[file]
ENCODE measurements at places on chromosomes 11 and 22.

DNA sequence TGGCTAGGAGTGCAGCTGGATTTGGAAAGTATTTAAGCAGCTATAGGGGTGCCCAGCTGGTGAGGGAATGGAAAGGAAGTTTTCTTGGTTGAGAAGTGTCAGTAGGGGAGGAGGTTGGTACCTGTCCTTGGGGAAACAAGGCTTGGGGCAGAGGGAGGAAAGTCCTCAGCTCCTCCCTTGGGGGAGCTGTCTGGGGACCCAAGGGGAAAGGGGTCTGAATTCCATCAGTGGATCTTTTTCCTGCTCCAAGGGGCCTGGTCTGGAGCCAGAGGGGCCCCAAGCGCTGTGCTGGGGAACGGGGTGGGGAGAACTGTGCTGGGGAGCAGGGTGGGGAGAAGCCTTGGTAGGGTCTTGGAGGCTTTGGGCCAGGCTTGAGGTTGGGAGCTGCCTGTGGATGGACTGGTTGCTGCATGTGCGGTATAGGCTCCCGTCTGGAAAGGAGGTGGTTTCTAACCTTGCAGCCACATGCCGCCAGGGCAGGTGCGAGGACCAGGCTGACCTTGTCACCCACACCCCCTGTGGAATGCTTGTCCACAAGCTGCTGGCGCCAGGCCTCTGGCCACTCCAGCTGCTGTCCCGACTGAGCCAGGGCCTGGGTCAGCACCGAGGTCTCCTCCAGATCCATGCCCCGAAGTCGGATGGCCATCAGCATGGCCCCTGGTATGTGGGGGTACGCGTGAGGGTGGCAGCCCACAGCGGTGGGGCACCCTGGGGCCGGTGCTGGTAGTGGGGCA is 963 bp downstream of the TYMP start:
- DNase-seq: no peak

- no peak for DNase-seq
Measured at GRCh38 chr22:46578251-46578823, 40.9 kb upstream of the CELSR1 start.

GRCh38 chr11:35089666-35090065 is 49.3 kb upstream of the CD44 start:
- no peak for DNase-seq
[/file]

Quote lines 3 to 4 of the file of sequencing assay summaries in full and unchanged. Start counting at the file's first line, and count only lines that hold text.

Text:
- DNase-seq: no peak

- no peak for DNase-seq